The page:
|Name James Greathead|
Role Civil engineer
|Structures Tower Subway|
|Born 6 August 1844 (1844-08-06) Grahamstown, South Africa|
Nationality British Overseas National (Cape Colony)
Spouse(s) Blanche Emily Caldecott Coryndon
Children John Coryndon, James Henry, Nancy, Mary Coryndon
Parent(s) James Henry Greathead and Eliza Julia Wright
Institution memberships Institution of Mechanical Engineering
Practice name Chief Engineer for City and South London Railways
Died October 21, 1896, Streatham, United Kingdom
Education St. Andrew's College, Grahamstown
Books The City and South London Railway: With Some Remarks Upon Subaqueous Tunnelling by Shield and Compressed Air ... With an Abstract of the Discussion Upon the Paper
Engineering discipline Mechanical Engineering, Civil engineer
Significant projects Tower Subway, Blackwall Tunnel, Waterloo & City line
James Henry Greathead (6 August 1844 – 21 October 1896) was a civil engineer renowned for his work on the London Underground railway.
Greathead was born in Grahamstown, South Africa; of English descent, Greathead's grandfather had emigrated to South Africa in 1820. He was educated at St. Andrew's College, Grahamstown, and the Diocesan College private school in Cape Town. After migrating to England in 1859, he completed his education from 1859 to 1863 at the Westbourne Collegiate School, Westbourne Grove. He returned briefly to South Africa before finally moving to London in 1864 to serve a three-year pupillage under the civil engineer Peter W. Barlow, from whom he became acquainted with the shield system of tunnelling. He spent some time (around 1867) as assistant engineer on the Midland Railway between Bedford and London (working with Barlow's brother, William Henry Barlow).
Soon after, in 1869, he rejoined Barlow and they began work on designs for the Tower Subway, only the second tunnel to be driven under the river Thames in central London. Barlow was the engineer for the tunnel and Greathead was in charge of the actual drive. The tunnelling shield for driving the Tower Subway, while designed by Greathead, was inspired by Barlow's ideas for a circular tunnelling shield which he had patented in 1864 and 1868. The so-called Barlow-Greathead shield consisted of an iron cylinder 7 ft 3 in (2.21 m) in diameter fitted with screw jacks which enabled it to be jacked forward. In use, the shield was inched forward as the working face was excavated, while behind it a permanent tunnel lining of cast iron segments was fitted into place, itself an important innovation. Greathead patented many of his improvements including the use of compressed air and forward propulsion by hydraulic jacks, both of which are now standard features of tunnel construction.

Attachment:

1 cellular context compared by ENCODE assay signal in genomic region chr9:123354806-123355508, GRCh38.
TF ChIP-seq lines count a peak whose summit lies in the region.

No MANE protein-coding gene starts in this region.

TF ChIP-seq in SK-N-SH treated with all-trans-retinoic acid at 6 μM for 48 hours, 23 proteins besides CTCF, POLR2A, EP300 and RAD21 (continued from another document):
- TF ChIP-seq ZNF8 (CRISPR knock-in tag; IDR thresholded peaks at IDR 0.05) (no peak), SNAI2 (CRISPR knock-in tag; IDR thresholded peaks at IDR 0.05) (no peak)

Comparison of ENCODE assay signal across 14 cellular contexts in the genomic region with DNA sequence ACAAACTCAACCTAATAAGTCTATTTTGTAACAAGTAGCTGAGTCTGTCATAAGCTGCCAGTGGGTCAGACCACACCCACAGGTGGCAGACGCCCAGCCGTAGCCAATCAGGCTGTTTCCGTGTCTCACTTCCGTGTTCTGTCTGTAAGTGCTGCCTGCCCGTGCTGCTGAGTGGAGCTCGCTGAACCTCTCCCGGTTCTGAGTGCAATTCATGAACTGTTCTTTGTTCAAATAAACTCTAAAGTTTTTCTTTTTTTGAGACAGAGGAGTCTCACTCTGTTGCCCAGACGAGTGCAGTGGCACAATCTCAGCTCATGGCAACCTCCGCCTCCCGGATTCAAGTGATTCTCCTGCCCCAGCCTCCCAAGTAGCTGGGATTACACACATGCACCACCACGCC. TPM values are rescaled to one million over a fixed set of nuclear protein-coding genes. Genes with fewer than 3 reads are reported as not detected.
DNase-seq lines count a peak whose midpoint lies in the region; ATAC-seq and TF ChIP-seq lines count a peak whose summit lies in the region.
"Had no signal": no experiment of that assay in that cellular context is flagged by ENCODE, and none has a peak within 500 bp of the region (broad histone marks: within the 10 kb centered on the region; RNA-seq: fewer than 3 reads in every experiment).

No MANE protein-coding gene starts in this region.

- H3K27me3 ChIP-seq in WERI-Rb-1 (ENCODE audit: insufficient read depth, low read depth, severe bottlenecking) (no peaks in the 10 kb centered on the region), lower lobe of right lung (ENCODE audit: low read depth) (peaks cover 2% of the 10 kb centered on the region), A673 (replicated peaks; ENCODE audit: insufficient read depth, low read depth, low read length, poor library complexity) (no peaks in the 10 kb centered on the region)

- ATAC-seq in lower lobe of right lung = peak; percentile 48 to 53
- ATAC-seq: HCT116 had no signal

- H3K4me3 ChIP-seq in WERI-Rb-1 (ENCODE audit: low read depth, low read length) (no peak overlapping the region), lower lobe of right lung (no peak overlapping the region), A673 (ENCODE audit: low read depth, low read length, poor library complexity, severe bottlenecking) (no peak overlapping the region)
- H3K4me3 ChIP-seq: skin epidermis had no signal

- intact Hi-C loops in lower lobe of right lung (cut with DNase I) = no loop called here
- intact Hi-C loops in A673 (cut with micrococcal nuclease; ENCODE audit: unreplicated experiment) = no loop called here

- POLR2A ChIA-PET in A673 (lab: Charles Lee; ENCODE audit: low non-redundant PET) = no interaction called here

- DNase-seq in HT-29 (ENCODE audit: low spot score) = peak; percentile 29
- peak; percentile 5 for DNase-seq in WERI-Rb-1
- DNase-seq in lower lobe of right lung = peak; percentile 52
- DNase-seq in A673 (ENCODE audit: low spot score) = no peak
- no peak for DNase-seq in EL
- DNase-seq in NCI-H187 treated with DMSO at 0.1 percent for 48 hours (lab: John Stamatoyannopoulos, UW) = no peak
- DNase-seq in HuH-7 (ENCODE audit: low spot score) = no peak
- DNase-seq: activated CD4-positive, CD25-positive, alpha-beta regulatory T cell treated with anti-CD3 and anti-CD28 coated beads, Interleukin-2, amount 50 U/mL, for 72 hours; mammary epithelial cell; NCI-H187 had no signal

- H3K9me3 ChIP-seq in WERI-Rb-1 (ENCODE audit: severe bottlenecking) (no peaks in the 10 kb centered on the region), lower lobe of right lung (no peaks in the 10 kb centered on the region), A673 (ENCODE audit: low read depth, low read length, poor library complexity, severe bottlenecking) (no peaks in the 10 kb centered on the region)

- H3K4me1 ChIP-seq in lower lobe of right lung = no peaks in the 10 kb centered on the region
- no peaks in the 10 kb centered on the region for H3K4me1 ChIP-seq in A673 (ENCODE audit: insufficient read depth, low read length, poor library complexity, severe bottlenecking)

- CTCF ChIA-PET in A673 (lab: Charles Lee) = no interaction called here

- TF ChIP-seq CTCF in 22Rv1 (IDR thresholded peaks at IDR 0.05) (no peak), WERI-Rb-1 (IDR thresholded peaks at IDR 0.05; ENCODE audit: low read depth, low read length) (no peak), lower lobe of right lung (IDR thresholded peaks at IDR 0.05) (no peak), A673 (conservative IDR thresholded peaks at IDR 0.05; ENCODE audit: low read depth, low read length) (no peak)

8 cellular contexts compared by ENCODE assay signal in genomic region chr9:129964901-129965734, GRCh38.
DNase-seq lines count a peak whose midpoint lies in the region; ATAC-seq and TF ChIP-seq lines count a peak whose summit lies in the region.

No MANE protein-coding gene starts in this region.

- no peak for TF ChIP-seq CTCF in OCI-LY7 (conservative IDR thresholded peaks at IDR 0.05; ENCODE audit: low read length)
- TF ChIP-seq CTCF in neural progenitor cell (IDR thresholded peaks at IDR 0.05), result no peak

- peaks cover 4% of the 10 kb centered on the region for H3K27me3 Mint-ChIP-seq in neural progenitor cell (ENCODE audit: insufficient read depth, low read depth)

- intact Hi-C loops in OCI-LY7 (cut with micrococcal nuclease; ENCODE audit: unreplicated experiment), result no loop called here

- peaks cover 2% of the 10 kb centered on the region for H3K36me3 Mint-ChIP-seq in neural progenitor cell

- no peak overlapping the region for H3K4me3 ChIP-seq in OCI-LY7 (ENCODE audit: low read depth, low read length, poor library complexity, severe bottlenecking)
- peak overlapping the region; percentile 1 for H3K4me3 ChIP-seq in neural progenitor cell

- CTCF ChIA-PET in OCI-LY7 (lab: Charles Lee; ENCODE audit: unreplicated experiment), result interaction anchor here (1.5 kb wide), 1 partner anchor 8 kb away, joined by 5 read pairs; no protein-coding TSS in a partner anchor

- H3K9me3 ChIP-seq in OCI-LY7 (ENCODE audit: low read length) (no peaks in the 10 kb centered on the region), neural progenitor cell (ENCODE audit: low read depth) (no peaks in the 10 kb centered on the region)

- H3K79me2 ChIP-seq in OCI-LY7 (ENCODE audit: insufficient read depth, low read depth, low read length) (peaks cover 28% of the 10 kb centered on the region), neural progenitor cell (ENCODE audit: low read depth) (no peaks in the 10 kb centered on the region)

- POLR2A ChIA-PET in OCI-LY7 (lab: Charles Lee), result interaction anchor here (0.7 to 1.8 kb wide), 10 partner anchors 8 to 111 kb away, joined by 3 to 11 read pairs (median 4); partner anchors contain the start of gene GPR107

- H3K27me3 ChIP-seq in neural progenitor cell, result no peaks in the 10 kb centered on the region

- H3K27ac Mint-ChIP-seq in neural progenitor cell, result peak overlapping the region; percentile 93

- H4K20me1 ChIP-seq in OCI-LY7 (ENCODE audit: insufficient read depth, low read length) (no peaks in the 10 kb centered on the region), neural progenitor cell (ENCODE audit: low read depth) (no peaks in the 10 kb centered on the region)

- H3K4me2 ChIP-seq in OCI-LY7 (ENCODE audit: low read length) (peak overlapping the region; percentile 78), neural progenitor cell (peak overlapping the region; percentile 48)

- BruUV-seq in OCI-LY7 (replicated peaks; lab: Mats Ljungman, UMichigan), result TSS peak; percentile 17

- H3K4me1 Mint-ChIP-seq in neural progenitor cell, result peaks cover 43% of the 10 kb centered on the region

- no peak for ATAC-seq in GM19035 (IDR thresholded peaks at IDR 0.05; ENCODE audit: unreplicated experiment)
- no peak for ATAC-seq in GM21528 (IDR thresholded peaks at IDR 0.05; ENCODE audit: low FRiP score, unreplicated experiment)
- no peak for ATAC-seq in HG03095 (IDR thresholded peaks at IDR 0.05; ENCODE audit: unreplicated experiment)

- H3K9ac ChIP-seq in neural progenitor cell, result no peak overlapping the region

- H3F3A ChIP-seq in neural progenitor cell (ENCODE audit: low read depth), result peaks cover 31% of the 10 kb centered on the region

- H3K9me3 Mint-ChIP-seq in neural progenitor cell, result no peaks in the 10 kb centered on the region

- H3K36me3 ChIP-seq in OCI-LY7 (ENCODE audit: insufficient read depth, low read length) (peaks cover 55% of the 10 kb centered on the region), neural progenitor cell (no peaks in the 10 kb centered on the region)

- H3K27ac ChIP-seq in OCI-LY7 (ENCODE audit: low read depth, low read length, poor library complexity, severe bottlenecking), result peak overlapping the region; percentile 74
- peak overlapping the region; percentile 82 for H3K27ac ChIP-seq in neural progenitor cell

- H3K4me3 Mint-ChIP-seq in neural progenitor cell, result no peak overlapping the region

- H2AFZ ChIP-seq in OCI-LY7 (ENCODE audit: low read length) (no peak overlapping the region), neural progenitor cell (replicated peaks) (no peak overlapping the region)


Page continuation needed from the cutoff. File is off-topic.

He was also a consultant in relation to the construction of the Blackwall Tunnel.
In 1873 Greathead became resident engineer on the Hammersmith extension railway and the Richmond extension of the District Railway, a post which he held for four years. After this he assisted in the preparation of the Regents Canal Railway (1880), the Metropolitan Outer Circle Railway (1881), a new London-Eastbourne line (1883) and in various light railways in Ireland (1884).
Also in 1884, Greathead resumed his involvement in tunnelling, being engaged as engineer on the London (City) & Southwark Subway, later the City & South London Railway (and now part of the Northern line) which was, when it opened in 1890, the world's first underground electric railway. In 1888, he became joint engineer with Sir Douglas Fox on the Liverpool Overhead Railway and also worked with W.R. Galbraith on the Waterloo & City Railway. His final work was on the Central London Railway with Sir John Fowler and Sir Benjamin Baker.